Second, the videotape was not properly authenticated. Tennessee Rule of Evidence 901 provides that "[t]he requirement of authentication or identification as a condition precedent to admissibility is satisfied by evidence sufficient to the court to support a finding by the trier of fact that the matter in question is what its proponent claims." One manner in which such authentication may occur is by testimony of a witness with knowledge "that a matter is what it is claimed to be." Tenn. R. Evid. 901(b)(1). As explained in Tennessee Law of Evidence:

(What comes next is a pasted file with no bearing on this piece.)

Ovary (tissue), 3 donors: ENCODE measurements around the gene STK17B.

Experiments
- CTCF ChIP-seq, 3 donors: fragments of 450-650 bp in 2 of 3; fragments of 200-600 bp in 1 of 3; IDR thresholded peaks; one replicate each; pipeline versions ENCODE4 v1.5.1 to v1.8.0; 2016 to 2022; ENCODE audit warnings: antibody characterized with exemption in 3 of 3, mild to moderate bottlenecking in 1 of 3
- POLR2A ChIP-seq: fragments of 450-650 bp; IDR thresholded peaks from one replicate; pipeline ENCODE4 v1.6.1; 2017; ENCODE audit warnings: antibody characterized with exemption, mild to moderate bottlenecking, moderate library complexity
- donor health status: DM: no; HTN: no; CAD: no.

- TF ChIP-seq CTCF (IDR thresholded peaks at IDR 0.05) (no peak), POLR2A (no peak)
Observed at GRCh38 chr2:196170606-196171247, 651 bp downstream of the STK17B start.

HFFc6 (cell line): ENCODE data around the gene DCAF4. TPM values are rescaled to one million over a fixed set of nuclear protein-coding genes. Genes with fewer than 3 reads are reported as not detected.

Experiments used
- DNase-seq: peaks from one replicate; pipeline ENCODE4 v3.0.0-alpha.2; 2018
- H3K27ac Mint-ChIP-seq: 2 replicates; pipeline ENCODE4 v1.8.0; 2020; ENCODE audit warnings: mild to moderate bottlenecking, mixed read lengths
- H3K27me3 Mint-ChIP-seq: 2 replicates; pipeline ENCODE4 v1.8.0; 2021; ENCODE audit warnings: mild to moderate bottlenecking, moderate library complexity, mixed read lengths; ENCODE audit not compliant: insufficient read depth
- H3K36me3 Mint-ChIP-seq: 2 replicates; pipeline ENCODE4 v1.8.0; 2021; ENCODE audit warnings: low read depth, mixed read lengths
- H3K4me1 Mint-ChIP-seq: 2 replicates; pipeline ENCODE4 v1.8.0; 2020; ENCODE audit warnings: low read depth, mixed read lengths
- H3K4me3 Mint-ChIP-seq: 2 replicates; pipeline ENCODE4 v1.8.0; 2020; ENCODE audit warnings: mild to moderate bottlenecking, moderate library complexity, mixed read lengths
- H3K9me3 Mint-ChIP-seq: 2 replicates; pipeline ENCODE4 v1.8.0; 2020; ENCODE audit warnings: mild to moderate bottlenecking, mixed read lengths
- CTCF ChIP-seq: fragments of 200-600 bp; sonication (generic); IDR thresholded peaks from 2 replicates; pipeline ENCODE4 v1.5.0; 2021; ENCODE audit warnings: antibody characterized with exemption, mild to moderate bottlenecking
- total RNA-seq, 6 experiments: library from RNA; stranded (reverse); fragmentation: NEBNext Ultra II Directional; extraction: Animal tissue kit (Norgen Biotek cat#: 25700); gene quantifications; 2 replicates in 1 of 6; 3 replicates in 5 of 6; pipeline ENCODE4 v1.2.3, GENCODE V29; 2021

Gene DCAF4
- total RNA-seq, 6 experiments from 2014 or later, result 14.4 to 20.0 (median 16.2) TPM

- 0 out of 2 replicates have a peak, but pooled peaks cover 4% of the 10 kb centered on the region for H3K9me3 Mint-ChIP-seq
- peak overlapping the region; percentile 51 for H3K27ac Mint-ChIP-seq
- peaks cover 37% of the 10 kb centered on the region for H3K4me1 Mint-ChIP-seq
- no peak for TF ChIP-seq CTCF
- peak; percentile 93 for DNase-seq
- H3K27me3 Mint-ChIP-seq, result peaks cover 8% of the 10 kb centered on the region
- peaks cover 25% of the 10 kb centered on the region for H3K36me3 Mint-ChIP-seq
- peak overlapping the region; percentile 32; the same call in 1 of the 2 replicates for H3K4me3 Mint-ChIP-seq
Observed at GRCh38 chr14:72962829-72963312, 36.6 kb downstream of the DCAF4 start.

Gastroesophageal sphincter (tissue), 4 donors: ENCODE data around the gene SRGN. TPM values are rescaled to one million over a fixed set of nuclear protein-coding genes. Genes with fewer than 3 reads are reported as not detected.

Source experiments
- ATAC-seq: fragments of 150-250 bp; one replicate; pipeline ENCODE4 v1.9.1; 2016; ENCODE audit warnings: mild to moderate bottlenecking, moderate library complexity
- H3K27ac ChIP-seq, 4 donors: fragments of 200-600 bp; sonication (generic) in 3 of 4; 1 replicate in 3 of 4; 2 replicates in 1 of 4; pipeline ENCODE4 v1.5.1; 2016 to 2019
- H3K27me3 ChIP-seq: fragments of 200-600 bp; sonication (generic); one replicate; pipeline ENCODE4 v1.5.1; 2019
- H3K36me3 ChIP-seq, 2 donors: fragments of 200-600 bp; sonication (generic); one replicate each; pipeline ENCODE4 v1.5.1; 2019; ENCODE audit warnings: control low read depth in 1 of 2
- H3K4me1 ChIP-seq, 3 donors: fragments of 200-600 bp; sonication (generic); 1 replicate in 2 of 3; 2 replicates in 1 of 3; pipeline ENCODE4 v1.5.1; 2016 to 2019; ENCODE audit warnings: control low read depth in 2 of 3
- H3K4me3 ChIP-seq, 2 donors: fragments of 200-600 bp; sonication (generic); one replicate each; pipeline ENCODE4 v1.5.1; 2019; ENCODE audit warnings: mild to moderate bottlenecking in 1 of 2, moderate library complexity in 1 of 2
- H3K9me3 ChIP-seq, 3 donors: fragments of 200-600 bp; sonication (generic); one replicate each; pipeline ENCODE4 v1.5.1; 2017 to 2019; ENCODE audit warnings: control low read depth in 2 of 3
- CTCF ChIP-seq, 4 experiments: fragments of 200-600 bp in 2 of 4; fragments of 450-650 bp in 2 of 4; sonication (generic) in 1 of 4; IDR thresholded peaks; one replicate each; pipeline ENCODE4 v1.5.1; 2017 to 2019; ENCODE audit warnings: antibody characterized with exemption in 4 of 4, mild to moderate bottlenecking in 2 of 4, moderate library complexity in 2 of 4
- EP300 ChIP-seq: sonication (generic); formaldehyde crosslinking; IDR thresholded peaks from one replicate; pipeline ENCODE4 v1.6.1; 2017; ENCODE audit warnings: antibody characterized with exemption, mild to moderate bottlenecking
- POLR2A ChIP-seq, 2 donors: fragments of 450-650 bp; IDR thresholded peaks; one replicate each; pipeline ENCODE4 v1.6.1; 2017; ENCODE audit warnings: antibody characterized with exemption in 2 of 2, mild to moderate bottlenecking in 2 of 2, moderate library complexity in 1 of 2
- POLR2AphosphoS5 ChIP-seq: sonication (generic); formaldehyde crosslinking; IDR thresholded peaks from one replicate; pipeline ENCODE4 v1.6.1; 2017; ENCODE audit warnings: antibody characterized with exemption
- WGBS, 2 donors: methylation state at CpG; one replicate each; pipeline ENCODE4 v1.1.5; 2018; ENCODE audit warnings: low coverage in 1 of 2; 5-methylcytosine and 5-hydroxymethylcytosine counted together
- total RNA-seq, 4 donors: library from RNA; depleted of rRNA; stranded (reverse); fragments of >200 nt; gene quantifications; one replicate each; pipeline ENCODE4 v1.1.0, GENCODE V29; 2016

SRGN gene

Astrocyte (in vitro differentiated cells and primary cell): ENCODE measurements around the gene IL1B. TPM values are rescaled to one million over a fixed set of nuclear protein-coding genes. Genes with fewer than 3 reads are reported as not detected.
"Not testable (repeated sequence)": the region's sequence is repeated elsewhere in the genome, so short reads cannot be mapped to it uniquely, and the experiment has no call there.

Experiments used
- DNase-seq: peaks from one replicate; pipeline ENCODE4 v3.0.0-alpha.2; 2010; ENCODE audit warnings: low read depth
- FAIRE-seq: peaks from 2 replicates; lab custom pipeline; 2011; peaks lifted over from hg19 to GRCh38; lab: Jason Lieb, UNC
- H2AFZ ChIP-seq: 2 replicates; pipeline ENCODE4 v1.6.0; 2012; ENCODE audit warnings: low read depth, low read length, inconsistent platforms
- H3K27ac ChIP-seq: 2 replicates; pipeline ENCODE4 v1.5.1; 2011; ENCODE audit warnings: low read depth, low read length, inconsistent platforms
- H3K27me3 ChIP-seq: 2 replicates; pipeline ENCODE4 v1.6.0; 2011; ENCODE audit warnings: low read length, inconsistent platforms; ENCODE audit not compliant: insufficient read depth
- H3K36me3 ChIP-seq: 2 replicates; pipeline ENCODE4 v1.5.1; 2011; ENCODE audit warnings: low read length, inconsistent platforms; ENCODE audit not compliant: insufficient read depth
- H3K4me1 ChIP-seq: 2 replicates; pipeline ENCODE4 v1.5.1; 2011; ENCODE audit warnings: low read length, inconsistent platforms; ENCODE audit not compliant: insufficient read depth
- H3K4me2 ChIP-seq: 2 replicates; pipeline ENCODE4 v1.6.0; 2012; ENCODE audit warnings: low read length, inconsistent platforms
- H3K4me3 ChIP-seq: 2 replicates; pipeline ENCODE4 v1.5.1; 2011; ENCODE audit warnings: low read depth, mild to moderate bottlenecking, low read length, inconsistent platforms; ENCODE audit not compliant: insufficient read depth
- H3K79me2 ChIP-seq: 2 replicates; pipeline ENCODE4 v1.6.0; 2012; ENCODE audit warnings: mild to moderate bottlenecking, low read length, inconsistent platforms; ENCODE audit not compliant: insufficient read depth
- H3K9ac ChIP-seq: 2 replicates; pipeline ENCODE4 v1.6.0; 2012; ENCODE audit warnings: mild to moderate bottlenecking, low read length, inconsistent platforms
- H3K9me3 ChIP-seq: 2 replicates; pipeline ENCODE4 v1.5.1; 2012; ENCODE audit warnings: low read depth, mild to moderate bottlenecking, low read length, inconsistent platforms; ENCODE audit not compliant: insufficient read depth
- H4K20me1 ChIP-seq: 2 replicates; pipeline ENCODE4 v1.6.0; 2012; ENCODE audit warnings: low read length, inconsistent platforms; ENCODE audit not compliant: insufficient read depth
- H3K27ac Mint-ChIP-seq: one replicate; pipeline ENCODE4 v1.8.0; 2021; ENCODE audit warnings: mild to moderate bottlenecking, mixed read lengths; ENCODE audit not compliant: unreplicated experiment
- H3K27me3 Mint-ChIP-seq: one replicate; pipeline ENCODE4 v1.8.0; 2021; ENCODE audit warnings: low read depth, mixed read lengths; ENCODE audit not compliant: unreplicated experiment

There are two common scenarios in which videos are utilized as evidence. The first is the video that constitutes real evidence because it shows the precise event at issue in the case. Examples include the bank camera's video of a robbery, or a home video that unintentionally captures an event which later gives rise to a cause of action, such as a plane crash or automobile accident. To authenticate such evidence, the photographer or one who set up the automatic camera or monitored its tape or video images would be the ideal witness. The authenticating witness should be prepared to show, to the court's satisfaction, that the video accurately portrays what it is presented to prove. This will require the authenticating witness to establish when and where the video was made, under what circumstances, and that it has not been altered in any fashion. Even if the photographer is available, anyone else can authenticate it who can establish that the video produced a true and accurate depiction of the event recorded.